Source: FierceWireless

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3 years ago

GroupMe version 4.0 hits beta for willing participants

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One of the more popular group messaging services out there, GroupMe, has just released a beta of its latest update -- version 4.0. The whole idea of version 4.0 is a cleaner and simpler to use interface, and looking at the screenshots it seems to be the case. To participate in the beta, hit the source link below. It'll involve allowing installation of 3rd party apps in your device's settings and installing it manually, but may be worth a look if you're a big GroupMe user.

GroupMe is hoping to get participants to try out the beta who have already been using the most recent stable version to get the best feedback, but if you're interested in trying out the beta you can always download the previous version first (at the Play Store link above) and register to move to 4.0.

Source: GroupMe Blog

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3 years ago

Angry Birds Star Wars review

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After a few weeks of teasers, Rovio has finally released the next iteration in their Angry Birds franchise, this time with a focus on the classic Star Wars brand. Recognizable settings such as Tattoine, Degobah, and Hoth make an appearance, not to mention all of the birds are dressed up as characters from the movies, each with their own signature special abilities.

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3 years ago

Music and Movies coming to Google TV in more countries (update)

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Update: The Google+ page has been updated to reflect that Canada and Australia won't be getting the update, and Google TV won't support Play Music and Movies in these countries.

The official Google TV page on Google+ just announced that Google Play Music and Movies will be expanding its reach to more countries. Users in the United Kingdom, Germany, France, Canada and Australia can now use both Music and Movies on their Google TV devices without restrictions.

It's always good to see Google's content deals expanding to bring a full-featured experience to all markets that have Google TV available.

Source: +GoogleTV

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3 years ago

Humble Bundle for Android 4 features Superbrothers beta

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The latest Humble Bundle for Android has been kicked off, and includes a bunch of exceptional games. Splice, Eufloria, Waking Mars, Crayon Physics Deluxe, and an early Android beta for the excellent Superbrothers: Sword & Sorcery are all available. If you pay more than the average (currently $8.89) you also get Machinarium.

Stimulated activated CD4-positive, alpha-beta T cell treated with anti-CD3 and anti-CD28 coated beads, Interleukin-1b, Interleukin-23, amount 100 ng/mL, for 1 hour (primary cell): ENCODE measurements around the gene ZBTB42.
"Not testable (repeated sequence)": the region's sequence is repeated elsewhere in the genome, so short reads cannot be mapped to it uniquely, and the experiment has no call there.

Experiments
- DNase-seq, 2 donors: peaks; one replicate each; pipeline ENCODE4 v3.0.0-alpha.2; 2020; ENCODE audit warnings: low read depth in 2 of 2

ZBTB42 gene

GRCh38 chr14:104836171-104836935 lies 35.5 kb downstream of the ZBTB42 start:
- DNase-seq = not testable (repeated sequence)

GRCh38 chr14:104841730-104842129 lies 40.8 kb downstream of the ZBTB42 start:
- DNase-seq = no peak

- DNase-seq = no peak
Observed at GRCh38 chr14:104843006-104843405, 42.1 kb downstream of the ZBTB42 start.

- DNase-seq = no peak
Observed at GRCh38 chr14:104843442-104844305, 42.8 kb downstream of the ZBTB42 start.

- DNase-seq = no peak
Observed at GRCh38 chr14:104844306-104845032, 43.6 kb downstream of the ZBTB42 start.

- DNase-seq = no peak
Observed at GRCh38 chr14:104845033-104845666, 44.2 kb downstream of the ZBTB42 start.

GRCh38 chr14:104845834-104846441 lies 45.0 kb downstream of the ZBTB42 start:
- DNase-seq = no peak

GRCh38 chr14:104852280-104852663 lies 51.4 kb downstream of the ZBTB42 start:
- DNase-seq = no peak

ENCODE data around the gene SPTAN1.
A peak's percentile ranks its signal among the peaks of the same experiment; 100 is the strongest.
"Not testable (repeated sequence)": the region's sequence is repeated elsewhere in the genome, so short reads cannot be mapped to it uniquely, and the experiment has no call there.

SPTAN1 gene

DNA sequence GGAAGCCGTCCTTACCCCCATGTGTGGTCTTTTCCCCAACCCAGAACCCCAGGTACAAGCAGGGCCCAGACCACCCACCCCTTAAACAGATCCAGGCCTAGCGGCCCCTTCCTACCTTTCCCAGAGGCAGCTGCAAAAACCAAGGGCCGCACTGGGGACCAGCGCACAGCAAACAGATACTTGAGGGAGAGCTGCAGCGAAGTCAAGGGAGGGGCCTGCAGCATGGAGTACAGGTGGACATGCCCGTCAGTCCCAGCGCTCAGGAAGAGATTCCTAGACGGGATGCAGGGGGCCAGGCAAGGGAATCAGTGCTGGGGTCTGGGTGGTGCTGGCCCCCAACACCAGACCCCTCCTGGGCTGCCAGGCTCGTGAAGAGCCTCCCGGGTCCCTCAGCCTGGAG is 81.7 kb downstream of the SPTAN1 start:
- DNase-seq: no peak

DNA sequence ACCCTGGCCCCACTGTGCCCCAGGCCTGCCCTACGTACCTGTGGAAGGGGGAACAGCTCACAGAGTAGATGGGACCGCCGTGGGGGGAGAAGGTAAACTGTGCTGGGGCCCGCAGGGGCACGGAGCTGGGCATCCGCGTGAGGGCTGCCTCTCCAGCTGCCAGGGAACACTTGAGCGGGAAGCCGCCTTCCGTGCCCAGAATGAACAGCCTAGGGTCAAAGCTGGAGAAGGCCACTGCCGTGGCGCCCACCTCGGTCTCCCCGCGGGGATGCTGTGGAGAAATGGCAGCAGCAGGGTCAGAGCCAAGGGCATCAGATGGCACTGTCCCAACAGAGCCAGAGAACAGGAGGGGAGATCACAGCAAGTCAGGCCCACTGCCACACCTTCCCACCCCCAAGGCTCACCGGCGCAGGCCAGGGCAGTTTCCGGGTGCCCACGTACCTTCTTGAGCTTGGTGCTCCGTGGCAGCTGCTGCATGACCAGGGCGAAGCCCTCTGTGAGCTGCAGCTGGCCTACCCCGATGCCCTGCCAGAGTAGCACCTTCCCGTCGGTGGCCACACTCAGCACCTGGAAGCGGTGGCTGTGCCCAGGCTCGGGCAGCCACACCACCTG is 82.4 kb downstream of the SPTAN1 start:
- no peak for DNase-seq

You get to pay whatever you want for these, and the money is split up between developers, the Humble Bundle organizers, and charities like the Electronic Frontier Foundation and Child's Play as you see fit. Every signle one comes with the original soundtrack, and is available on Windows, Linux, and Mac PCs. 

A lot of these games aren't in Google Play, so, go get the bundle! It's a great deal, and for a good cause. Hey, if you're in the charitable mood, why not contribute to the MO-bile Nations Movember run? We're raising money for men's health by sprouting exceptionally poor facial hair. Seriously, I don't know how I'm going to go out in public like this.  

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3 years ago

Inside Android 4.2: The new clock app

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What's that? A separate piece about a clock app? It still tells time, right?

Yes. A separate piece about a clock app. And, yes. It still tells time. Actually, the new clock app in Android 4.2 is wearing four or five hats. Here's the breakdown:

  • Clock.
  • World clock.
  • Alarm clock.
  • Timer.
  • Stopwatch.

And what's more -- this thing looks good.

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3 years ago

HTC One X+ review

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Six months on from the One X, a turbo-​charged successor arrives

After a tumultuous year, HTC needs to score some big wins this holiday season. Many critics, including ourselves, have been full of praise for its HTC One series, led by the venerable One X. But every passing quarter seems to bring depressingly familiar news for the Taiwanese manufacturer -- record sales and profits for Android rival Samsung, and tumbling revenues for HTC.

On the Windows Phone side, the HTC 8X -- a great handset by any standard -- looks set to make a big impact in the coming weeks. But what of Android? Well, as the year draws to a close, HTC is hoping to put the One series back in the spotlight with a revamped high-end offering, the One X+. On paper it’s a tantalizing proposition -- one of our favorite early 2012 phones re-imagined in a soft touch polycarbonate shell, with a larger battery, a faster CPU and Android 4.1 Jelly Bean out of the box.

But as HTC knows, specs alone have never been enough to guarantee a device’s success. Today the One X+ is but a drop in a sea of quad-core, 720p Androids, The high-end mobile space is a lot more crowded than it was back in March, when we reviewed the original One X.

And speaking of that device, what does the One X+ mean for those who’ve already invested in the HTC One series?

Answers to all these questions, and many more, are waiting in our full review of the HTC One X+. Read on.